Youth can also be effective in scaling new climate-smart agriculture practices. The Leveraging Economic Opportunities (LEO) Study consulted Feed the Future programs working with nearly 400 youth across all 19 Feed the Future countries, aiming to inform efforts to more strategically and deliberately engage youth in agricultural productivity and local market systems. LEO found that, compared to their older counterparts, youth are more willing and better prepared to adopt new agricultural practices and technologies, both at the farm level and throughout value chains. Both Guatemalan and Nepalese youth, for example, had a keen interest in programs that utilized innovative biological pest control techniques. Learn more about the LEO study and its findings.
Gender Equity in Agriculture
Climate change impacts women through food insecurity, water scarcity and increasing inequality. In many countries where USAID works, there exists a persistent gender digital divide, greatly impacting women’s ability to contribute to and make use of digitally-enabled climate information services. Work by CGIAR suggests that climate-smart agriculture interventions can build momentum toward an equitable future where women have agency in responding to climate change when they incorporate at least two of the following four actions:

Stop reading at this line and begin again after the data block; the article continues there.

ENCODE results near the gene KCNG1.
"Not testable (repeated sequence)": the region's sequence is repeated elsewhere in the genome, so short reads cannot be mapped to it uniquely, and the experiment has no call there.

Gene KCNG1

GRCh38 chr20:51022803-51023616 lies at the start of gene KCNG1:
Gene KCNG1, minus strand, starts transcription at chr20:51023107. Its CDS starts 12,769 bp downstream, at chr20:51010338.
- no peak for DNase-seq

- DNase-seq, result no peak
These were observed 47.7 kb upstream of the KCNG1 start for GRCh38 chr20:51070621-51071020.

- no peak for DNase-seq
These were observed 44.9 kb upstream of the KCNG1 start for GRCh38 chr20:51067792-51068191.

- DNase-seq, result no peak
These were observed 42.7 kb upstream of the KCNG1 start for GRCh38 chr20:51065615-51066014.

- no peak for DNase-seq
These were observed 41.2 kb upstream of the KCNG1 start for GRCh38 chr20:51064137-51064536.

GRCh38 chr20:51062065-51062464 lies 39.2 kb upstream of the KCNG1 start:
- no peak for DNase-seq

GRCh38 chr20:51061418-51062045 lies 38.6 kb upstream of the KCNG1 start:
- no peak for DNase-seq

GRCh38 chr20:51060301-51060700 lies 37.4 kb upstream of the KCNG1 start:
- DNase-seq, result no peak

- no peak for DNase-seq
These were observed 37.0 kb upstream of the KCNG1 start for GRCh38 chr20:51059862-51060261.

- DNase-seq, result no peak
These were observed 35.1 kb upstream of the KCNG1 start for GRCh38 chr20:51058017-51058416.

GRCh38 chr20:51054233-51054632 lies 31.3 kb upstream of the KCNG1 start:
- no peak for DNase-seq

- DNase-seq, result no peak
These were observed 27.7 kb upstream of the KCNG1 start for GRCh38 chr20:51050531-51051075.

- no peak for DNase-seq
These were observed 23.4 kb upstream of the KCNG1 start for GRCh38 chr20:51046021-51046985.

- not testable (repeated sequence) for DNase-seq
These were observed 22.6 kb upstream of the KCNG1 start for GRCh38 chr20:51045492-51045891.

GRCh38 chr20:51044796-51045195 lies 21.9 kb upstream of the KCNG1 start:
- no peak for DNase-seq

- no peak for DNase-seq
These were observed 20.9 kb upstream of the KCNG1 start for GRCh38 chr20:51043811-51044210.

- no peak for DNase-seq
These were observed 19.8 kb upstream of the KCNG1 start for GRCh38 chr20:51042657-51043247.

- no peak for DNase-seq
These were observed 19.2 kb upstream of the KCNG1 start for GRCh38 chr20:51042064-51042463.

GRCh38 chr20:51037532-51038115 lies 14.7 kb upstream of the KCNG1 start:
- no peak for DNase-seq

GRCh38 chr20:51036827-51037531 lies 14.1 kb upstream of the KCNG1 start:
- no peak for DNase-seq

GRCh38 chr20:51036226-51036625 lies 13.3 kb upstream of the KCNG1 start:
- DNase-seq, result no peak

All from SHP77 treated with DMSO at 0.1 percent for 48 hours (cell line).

- Ensure women participate in decision-making at all levels
- Reduce women’s work burden
- Provide women with access to and support their use of resources, such as agroclimatic information, technology, livelihood incomes and credit
- Support collective action
USAID’s Climate Strategy emphasizes the need for locally led initiatives that strengthen equity and inclusion — especially those partnerships that engage Indigenous people, further women’s empowerment or promote youth development.